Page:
McEnroe - The psychology of the former bad boy of tennis, now a respected, calm, measured, funny and well loved Wimbledon commentator, comes under scrutiny, by John McEnroe himself.

Introduction - Barney Douglas’ incisive and stylish film stands alongside the great explorative docs on Ayrton Senna and Amy Winehouse.

Name of film: McEnroe

Director: Barney Douglas

Year: 2022

Official Poster





Even if you are not a tennis fan, this film stands up as an insight into the driven psyche of a complex character.McEnroe has a no nonsense way of communicating – A lot of the doc features McEnroe as he is now, talking to camera in one room, surrounded by interesting CGI graphics. This, along with classic tennis footage from the 70's, make up the majority of the film. It's no bad thing.
In his heyday, McEnroe was nicknamed, “Superbrat.” He was considered foul mouthed and rude. He used to meltdown all the time, especially in the tense confrontations with the statuesque Viking figure of Björn Borg. (McEnroe's description) He boosted all ratings as the public grew more curious or angry with him.

Well whatever McEnroe's motives, this reviewer began following tennis because McEnroe was unruly, skillful, watchable and unpredictable – pretty much as he is now - he has found his new place as an intelligent, irreverent and unconventional Wimbledon commentator for British and American TV. This is a mellower McEnroe from when he used to scream at umpires, “You cannot be serious!” So through his own interview footage and with those close to him, the doc looks in hindsight at his experience of rising up as a loud underdog teenage phenomenon and then becoming a controversial tennis champion.

McEnroe is a perfectionist. His second wife, singer Patti Smyth says of him, “I married a bad boy who turned out to be a good man with a beautiful heart.” McEnroe is as anomaly - he seems unable to understand his outer parameters. He is clearly gifted and demands high standards of others (including umpires) - and himself. It is on his own admittance that the search for perfectionism is always going to be flawed – consequently he is always disappointing himself - unable to reach his own mega standards.

In this doc, we learn McEnroe was good at Maths at school. He sees a tennis court in blocks - where he can place his returns or serves.. he is exacting.The doc also reveals that his nemesis Borg, who was always considered super cool and unflappable, also had a raging fire in him - but Borg kept his meltdowns private - to dressing rooms and hotels.

When Billie Jean King was asked to check out a young 18-year-old McEnroe at one of his first appearances at Wimbledon, she took one look at him, decided that he didn't have much muscle and wrote him off - but it was not long before she too became mesmerized by his skill, his ball placement, his inner drive and ability to take the sting out of our opponents' hard shots and serves by returning or blocking them, with seeming ease and accuracy.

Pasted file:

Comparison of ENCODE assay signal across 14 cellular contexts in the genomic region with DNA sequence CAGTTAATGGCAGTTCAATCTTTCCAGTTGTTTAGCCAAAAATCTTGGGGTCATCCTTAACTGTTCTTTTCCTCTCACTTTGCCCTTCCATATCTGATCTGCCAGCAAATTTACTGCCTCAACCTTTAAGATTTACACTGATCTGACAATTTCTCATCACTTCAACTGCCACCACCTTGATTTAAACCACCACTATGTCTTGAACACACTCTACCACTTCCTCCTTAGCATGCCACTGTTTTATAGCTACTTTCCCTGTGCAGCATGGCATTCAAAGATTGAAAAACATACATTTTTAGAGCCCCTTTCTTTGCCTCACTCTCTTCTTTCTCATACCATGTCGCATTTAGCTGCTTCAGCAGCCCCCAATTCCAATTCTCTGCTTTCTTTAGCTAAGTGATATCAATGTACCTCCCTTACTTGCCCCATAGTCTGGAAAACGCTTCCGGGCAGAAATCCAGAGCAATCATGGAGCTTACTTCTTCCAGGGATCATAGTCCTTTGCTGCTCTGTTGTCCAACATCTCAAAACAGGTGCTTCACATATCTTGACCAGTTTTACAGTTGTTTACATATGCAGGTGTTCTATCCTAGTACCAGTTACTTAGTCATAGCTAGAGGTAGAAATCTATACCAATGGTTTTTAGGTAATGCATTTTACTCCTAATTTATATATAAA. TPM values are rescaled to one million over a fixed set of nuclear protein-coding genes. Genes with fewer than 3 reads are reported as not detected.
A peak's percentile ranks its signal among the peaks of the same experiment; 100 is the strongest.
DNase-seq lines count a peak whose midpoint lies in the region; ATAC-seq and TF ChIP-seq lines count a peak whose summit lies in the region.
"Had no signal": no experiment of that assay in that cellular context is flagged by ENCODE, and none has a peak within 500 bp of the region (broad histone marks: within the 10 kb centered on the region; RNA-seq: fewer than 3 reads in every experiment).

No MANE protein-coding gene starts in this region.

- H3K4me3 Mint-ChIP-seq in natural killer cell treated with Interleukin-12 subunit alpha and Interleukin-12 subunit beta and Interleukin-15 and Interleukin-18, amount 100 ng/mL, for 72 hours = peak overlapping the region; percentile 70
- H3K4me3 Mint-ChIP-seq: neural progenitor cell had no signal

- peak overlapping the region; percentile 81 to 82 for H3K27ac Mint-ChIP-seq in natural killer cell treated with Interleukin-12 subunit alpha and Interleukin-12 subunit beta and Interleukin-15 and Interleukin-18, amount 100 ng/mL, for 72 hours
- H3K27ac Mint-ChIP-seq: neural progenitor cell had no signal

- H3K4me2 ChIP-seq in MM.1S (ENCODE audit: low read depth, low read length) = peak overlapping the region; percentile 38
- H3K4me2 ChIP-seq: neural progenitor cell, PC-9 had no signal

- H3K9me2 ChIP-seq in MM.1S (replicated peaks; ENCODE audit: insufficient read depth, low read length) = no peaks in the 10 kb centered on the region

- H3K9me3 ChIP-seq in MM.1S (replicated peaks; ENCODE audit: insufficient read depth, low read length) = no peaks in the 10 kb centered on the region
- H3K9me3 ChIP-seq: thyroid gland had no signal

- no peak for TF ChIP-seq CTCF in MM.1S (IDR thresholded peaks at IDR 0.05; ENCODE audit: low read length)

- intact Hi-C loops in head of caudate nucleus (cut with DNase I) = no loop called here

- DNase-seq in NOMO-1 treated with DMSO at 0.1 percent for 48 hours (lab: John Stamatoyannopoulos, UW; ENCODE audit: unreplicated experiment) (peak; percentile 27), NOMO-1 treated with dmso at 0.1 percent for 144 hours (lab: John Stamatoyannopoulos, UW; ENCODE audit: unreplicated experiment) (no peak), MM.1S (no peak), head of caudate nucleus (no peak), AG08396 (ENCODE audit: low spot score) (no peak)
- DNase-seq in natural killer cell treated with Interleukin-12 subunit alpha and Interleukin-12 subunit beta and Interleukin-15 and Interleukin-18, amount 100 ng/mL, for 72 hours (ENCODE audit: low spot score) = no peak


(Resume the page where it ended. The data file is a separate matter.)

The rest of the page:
This is an outstanding documentary - McEnroe talks candidly about his disastrous marriage with Tatum O’Neal – their shared cocaine addiction and his inevitable decline in the 80's. He talks of his friendship with likeable, hedonistic womanizer and fellow tennis player, Vitas Gerulaitis who died too young, but encouraged McEnroe to think more openly.

“People today use performance-enhancing drugs,” says McEnroe. “We used performance-detracting drugs.” And as for drugs not being good for you, McEnroe says: “They were good so you can appreciate your life a little more.”

Staying at the top proved lonely and stressful for McEnroe. His invincibility faded - the down turn was also complicated by his disintegrating marriage and an increasingly stressful relationship with his father/manager. McEnroe eventually fired his dad - he said, he wanted a more loving parental relationship with him. His father never fully accepted this.

Well McEnroe is a fantastic commentator for Wimbledon tennis now. His enthusiasm for the game is intact, his no bullshit observations, insights and humour are priceless.. everybody loves him, so does this reviewer and so do Nadal, Federer, Djokovic and especially Borg (the two are great friends) who in moving cameos, reveal their enduring affection for him as a person, a father, a tennis player and currently as Wimbledon's leading commentating light.

John McEnroe is worthy of having his own film - some have said it is too uncritical, but for this reviewer, Patti Smyth seems to have the full measure of his ever interesting, artistic personality.




Number of SUBs out of 10 - 9

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It looks like a nice documentary about this amazing sportist! Interisting some facts mentioned in here! Thanks

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